There is precedent for the kind of attack Israel may be planning. In June 1981 Israeli bombers attacked an Iraqi nuclear reactor in Osirak, about 18 miles from the capitol in Baghdad. In 2007, President Bush turned down a request from Israeli Prime Minister Ehud Olmert for a U.S. attack on a nuclear reactor in Syria. Israel then carried out its own bombing raid, destroying the facility. In his book Decision Points, Bush said he denied the request because U.S. intelligence "had only a low confidence" the reactor was part of a weapons program.
"The Air Force could destroy the facility, no sweat," the former President wrote in the 2010 memoir. "But bombing a sovereign nation [with] no warning or announced justification would create severe blowback."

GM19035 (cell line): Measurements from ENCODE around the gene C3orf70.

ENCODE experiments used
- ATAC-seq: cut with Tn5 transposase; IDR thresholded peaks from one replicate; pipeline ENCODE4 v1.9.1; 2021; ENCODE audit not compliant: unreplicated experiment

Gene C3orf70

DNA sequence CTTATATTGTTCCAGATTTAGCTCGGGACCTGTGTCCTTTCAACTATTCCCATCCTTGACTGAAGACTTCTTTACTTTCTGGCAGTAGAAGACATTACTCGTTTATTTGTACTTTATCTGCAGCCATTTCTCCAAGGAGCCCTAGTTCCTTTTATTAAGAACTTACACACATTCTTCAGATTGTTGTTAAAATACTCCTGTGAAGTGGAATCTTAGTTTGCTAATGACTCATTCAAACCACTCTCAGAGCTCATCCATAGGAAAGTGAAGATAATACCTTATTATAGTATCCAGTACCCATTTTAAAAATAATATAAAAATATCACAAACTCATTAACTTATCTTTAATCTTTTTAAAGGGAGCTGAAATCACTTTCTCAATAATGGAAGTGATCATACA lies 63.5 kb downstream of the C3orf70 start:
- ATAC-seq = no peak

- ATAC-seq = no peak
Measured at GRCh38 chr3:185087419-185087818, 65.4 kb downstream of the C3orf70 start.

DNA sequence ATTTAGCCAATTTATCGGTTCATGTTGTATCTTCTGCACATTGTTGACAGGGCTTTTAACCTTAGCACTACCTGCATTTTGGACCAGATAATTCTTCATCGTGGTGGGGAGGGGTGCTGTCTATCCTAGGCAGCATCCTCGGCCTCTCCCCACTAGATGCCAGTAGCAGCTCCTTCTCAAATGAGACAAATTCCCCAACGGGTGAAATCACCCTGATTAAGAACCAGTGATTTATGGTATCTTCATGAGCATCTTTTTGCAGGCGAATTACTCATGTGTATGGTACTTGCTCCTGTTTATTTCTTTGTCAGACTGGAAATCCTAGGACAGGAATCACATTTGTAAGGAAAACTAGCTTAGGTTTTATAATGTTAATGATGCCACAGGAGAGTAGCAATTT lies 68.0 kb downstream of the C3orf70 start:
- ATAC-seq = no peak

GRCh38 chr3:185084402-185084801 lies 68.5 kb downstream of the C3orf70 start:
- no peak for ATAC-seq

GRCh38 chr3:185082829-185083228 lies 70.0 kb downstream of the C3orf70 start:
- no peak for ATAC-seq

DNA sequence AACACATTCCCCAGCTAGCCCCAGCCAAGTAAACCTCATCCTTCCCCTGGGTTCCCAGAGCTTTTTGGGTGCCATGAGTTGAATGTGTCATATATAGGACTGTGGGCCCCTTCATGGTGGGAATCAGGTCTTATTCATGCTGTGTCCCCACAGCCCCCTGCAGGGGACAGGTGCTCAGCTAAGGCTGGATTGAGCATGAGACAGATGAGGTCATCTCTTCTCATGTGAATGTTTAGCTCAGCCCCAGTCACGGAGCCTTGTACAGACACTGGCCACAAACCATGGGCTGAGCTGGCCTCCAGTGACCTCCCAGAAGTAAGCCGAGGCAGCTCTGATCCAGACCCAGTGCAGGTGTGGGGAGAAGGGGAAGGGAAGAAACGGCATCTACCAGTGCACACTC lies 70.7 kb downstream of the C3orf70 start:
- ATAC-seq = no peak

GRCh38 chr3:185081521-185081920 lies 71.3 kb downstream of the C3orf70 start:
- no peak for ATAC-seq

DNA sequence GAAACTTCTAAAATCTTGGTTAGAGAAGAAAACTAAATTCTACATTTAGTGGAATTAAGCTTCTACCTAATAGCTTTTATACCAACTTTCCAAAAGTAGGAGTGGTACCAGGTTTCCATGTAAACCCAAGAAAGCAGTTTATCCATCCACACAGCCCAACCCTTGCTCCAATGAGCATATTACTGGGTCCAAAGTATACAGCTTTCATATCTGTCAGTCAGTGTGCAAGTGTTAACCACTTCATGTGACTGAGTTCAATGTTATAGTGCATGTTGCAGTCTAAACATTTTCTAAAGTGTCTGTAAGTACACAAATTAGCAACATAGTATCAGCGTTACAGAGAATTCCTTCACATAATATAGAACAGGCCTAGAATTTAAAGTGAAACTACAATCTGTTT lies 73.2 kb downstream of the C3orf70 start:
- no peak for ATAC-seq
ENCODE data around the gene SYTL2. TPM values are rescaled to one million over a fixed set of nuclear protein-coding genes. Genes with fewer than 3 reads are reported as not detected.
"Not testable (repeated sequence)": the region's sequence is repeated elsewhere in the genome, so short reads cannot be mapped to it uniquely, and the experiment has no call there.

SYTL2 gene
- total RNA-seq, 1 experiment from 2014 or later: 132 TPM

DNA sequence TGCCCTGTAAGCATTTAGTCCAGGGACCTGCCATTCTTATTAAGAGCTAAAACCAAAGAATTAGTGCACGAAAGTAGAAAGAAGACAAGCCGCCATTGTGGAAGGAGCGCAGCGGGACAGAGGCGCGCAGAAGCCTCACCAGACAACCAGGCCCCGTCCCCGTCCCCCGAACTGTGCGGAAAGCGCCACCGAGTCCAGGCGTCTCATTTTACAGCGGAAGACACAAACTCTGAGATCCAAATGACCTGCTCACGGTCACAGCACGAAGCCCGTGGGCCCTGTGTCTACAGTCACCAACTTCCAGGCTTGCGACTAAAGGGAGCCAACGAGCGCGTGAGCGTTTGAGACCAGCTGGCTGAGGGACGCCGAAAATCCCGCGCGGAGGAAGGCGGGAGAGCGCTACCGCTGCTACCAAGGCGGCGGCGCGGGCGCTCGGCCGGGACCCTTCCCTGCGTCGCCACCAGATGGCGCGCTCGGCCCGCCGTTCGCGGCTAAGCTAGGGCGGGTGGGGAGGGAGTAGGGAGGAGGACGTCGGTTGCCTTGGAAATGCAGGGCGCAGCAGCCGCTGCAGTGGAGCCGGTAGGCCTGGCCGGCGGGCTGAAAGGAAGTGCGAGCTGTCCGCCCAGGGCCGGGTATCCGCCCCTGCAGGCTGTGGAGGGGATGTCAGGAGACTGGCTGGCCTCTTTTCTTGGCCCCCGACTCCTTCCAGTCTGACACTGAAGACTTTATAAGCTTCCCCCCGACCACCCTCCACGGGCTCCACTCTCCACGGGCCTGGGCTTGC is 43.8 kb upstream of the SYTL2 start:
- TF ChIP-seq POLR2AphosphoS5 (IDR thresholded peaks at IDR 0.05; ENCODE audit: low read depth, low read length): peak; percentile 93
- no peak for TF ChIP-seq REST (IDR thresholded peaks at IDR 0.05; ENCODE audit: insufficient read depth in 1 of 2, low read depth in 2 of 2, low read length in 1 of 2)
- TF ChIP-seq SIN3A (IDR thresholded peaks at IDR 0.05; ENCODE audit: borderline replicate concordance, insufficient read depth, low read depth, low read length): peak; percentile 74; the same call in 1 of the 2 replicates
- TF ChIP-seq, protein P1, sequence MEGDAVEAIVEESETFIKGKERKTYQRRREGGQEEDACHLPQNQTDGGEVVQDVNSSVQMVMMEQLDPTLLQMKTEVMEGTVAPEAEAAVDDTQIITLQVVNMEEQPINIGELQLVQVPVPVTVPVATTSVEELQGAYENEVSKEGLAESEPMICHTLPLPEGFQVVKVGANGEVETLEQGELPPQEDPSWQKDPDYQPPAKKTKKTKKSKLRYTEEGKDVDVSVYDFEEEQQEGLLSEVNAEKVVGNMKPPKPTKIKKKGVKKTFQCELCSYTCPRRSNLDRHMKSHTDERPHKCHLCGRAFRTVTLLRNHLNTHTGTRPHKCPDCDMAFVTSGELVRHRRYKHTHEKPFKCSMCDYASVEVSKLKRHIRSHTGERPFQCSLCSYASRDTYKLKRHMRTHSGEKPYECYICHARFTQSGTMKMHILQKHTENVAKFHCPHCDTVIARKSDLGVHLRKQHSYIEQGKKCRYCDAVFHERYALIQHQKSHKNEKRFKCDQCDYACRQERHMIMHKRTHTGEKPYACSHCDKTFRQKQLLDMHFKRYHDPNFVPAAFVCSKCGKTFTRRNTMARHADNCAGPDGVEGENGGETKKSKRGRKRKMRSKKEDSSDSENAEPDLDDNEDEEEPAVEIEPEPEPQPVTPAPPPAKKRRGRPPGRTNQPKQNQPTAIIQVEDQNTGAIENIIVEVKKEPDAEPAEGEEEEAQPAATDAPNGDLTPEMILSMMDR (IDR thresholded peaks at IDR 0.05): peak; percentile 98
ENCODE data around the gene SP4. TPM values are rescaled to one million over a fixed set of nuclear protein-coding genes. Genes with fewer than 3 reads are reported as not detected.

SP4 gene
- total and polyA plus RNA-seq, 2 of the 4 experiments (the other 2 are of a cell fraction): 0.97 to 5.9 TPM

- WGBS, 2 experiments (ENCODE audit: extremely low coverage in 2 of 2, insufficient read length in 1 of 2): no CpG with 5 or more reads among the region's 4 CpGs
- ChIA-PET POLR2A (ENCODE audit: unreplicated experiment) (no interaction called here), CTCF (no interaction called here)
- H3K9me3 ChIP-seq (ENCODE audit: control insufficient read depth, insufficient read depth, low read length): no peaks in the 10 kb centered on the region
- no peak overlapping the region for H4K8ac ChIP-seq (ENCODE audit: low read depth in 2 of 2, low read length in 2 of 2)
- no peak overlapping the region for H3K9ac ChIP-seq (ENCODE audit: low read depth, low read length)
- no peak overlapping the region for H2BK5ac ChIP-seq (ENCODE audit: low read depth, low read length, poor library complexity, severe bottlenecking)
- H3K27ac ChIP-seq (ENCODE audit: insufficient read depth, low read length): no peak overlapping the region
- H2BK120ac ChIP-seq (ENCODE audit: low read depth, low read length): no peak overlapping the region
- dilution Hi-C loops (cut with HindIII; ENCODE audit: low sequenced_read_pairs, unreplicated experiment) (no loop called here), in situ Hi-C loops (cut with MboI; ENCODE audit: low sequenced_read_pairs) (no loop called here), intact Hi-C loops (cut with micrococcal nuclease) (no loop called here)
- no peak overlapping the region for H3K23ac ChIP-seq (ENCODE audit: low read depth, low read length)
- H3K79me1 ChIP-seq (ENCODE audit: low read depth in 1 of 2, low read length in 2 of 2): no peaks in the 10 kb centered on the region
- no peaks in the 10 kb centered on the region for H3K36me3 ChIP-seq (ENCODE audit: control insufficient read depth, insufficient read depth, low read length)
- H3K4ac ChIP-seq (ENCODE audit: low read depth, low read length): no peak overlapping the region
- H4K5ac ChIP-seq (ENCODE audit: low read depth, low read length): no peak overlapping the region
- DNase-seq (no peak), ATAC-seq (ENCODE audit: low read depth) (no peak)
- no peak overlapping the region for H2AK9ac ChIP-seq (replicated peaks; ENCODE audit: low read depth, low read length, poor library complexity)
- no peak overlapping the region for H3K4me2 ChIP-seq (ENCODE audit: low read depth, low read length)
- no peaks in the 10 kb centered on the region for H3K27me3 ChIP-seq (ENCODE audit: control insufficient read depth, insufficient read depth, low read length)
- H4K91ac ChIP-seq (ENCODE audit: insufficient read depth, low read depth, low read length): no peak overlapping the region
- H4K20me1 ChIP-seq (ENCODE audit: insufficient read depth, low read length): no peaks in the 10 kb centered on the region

There is some question as to how vulnerable Iran's nuclear facilities are to aerial attack even now. Retired Army Colonel Andrew Bacevich, a professor of history and international relations at Boston University, acknowledged during an interview the PBS program Moyers & Company that the Israeli government may decide their nation's security requires such an attack.
"But identifying the targets, choosing the weapons that can destroy those targets with absolute assurance, I think operationally would be a very difficult thing," Bacevich said, adding an attack would likely provoke retaliation by Iran. "And then beyond that even, I think, proponents of attacking Iran acknowledge that the result wouldn't be to destroy an Iranian nuclear program, it would be to deflect it, to postpone it, to cause it some difficulties. That a year later or two years later, the problem would be back again."